Why George Washington Is Still the GOAT

July 4, 2023

As we celebrate the founding of the greatest country on God’s green earth, Russian president Vladimir Putin’s unprovoked and brutal invasion of Ukraine reminds us that all around the world, others are still struggling to shake off the yoke of imperialistic tyrants. This year, Russian warlord Yevgeny Prigozhin’s escapades also demonstrate that the woke scolds are wrong: George Washington is the greatest American of all time.

In recent years, left-wingers have directed a sustained attack against America’s Founding Fathers. Elite institutions like the New York Times have claimed that "the beginning of American slavery" was "our true founding," not the Declaration of Independence, and that "one critical reason" the colonists fought for independence was "to protect the institution of slavery." After getting lambasted by serious historians, the Times sneakily edited out its most egregious errors but left these misbegotten essays online. Other lefty ingrates have torn down statues of the Founders, and some vandals in Portland, citing the Times, spray-painted "Genocidal Colonist" on a statue of our first president.

To see a real genocidal colonist, look no further than Yevgeny Prigozhin. A Russian petty criminal who rose to prominence as Putin’s caterer, Prigozhin linked up with a bunch of Russian Nazi enthusiasts and in 2014 founded the Wagner Group. Over the next several years, Wagner’s thugs looted, murdered, raped, and tortured across Africa and the Middle East while serving as one of Putin’s proxies. In 2018, several hundred Wagner fighters and their allies attacked an American unit in Syria, only to discover that you don’t mess with Uncle Sam. Reportedly, Prigozhin was furious that the Russian Air Force stood by as American drones, helicopters, stealth fighters, and heavy bombers annihilated his mercenaries.

Prigozhin’s frustrations with Putin finally boiled over in June. For months, he had complained that the Russian government had given Wagner insufficient support in Ukraine. Among his grievances are that the Russian rubber-stamp parliament is "useless" and that Russian defense officials are sitting "like fat cats" and withholding ammunition and equipment from his convict army. On June 23, Prigozhin declared a "march for justice" and sent a column of Wagner tanks and armored vehicles on its way to Moscow, shooting down several Russian aircrafts before abruptly halting his mutinous uprising the next day and decamping to Belarus under mysterious circumstances.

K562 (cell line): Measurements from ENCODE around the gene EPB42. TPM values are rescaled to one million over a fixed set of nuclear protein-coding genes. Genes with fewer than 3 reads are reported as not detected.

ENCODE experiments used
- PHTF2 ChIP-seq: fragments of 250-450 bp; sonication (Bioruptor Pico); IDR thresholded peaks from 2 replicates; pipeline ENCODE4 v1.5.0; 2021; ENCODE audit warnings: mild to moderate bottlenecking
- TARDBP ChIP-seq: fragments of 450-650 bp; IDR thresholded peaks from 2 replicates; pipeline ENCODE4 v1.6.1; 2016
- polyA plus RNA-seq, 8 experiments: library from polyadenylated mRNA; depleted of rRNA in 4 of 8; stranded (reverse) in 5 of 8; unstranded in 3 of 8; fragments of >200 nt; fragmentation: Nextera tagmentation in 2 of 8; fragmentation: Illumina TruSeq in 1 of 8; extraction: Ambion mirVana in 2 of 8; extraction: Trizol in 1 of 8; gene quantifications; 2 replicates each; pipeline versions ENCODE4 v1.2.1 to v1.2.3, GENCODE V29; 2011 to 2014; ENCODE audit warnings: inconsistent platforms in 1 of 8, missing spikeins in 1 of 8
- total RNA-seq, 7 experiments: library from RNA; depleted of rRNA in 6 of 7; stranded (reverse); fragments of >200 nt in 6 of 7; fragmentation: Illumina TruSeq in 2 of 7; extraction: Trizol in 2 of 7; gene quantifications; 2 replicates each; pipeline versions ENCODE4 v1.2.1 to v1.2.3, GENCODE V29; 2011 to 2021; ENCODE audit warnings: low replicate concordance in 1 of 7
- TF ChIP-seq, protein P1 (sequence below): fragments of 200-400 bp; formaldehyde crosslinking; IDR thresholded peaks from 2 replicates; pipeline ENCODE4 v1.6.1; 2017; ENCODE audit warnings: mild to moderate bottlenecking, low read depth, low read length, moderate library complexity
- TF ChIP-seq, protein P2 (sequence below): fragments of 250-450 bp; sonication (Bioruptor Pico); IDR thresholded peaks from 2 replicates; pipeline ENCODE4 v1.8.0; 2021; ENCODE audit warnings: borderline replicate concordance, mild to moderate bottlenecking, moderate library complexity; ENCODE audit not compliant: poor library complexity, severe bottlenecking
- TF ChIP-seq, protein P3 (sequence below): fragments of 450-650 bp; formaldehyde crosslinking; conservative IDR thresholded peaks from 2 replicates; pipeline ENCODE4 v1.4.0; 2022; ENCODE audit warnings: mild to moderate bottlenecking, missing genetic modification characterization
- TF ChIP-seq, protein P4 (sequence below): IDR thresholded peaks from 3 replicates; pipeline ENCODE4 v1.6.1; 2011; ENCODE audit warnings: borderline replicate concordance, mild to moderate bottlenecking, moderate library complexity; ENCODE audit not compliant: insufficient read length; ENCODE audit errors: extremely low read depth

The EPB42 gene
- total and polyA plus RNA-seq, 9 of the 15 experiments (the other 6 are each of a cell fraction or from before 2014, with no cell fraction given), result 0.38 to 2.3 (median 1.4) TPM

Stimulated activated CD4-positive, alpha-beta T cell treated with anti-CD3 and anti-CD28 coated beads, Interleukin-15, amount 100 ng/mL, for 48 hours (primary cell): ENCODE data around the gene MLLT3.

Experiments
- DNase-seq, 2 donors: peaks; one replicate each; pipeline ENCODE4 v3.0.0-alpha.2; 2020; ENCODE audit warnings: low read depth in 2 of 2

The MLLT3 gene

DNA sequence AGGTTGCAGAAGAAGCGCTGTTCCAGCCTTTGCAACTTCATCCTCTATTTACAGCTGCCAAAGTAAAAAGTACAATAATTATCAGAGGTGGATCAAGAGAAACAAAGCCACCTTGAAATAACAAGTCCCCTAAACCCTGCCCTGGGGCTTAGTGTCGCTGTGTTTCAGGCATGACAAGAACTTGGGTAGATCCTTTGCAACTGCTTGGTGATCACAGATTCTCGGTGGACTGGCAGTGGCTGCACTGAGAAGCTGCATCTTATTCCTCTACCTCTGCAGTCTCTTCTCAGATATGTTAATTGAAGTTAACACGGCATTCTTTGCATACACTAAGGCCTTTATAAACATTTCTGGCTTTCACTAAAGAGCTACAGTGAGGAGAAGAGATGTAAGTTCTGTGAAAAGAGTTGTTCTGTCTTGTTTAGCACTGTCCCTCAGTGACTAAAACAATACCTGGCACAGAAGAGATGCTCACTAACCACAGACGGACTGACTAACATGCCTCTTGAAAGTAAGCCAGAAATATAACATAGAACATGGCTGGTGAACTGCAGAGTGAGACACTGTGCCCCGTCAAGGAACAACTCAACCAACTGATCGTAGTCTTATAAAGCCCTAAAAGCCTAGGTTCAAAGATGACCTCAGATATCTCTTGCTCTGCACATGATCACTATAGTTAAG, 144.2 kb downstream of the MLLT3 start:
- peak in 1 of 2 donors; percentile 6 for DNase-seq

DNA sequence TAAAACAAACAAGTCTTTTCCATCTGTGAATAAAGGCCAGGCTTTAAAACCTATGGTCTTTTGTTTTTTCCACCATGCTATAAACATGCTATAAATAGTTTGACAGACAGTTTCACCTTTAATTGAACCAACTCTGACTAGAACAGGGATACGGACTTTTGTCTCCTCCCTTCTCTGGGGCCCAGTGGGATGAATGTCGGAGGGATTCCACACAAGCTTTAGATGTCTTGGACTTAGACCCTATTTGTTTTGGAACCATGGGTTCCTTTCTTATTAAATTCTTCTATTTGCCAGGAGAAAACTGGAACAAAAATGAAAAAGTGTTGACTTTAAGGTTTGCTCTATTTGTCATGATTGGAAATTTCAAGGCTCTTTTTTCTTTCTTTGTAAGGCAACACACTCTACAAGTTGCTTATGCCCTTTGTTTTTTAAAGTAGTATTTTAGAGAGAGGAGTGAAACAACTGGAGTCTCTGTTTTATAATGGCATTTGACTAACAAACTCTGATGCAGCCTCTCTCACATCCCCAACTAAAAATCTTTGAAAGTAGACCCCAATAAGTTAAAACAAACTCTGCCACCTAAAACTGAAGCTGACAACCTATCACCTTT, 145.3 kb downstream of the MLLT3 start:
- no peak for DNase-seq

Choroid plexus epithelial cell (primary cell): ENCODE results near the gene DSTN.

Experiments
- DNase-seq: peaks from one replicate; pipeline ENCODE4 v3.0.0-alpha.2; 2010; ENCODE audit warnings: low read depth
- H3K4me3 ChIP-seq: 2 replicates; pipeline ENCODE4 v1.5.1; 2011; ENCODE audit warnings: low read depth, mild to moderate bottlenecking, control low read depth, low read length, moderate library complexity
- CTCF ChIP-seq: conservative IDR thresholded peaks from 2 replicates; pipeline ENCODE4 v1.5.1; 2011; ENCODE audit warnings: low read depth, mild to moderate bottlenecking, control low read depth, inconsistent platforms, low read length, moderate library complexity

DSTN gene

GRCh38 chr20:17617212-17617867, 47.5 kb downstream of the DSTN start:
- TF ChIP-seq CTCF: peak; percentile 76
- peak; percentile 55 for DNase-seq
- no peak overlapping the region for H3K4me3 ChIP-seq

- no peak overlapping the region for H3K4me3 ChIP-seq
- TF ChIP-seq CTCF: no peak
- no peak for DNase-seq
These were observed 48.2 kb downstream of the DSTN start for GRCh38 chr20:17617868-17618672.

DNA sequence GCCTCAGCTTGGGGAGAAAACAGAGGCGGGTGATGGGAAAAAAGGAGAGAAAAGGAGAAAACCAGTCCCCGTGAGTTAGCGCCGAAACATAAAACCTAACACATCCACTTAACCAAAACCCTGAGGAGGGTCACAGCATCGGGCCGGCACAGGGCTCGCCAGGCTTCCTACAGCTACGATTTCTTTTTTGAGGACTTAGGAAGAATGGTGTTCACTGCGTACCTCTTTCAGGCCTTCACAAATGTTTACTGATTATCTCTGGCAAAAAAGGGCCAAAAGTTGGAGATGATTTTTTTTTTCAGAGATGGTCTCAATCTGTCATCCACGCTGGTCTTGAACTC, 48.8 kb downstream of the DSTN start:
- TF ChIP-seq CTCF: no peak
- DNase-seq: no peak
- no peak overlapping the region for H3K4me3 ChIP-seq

During the Revolutionary War, General Washington encountered similar problems. The trials of Valley Forge, where American troops left a trail of bloody footprints as they marched barefoot to winter quarters without sufficient blankets or food, are legendary. But the army’s supply problems started years before and continued for years after: In October 1775, Washington was already writing home, "We are obliged to Submit to an almost daily Cannonade without returning a Shott [sic] from our scarcity of [gun] Powder." And throughout the war, Washington and his army had to fend off backbiting mediocrities like Horatio Gates, Thomas Conway, and their congressional supporters.

After eight years of shortchanges and broken promises, Washington’s officers had enough of the Continental Congress and were ready to mutiny. Shortly after he initially took command in 1775, Washington had told his army that it was constituted "in defence of the common Rights and Liberties of mankind," not for personal gain or profit. As rumors of the plot spread throughout the army, he summoned his officers and condemned the plan, saying there was "something so shocking in it, that humanity revolts at the idea." Pausing to find his glasses at one point, he asked, "Gentleman, you must pardon me, for I have not only grown gray but almost blind in service to my country." His shamefaced subordinates burst into tears; the mutiny was broken.

This is only one of the many times that Washington saved the republic. If he wanted power, his army would have followed him in an uprising against the elected government. He might have become a dictator, or he might have failed and plunged the country into a civil war, but in either case our experiment in self-government would have failed in the prototype stage. Leftwing cranks today denounce Washington as a murderous tyrant, but when he had the chance to become one, he turned away.

Toward the end of the war, King George III asked the American painter Benjamin West if Washington would remain in command of the army or take over the government instead. When West told him that Washington would resign his command and go home quietly, he replied, "If he does that, he will be the greatest man in the world." As usual, George III got it wrong. Washington was not just the greatest man of that time, he is the greatest man in the history of the greatest country on earth—because of what he did not do.

Mike Watson is the associate director of Hudson Institute's Center for the Future of Liberal Society.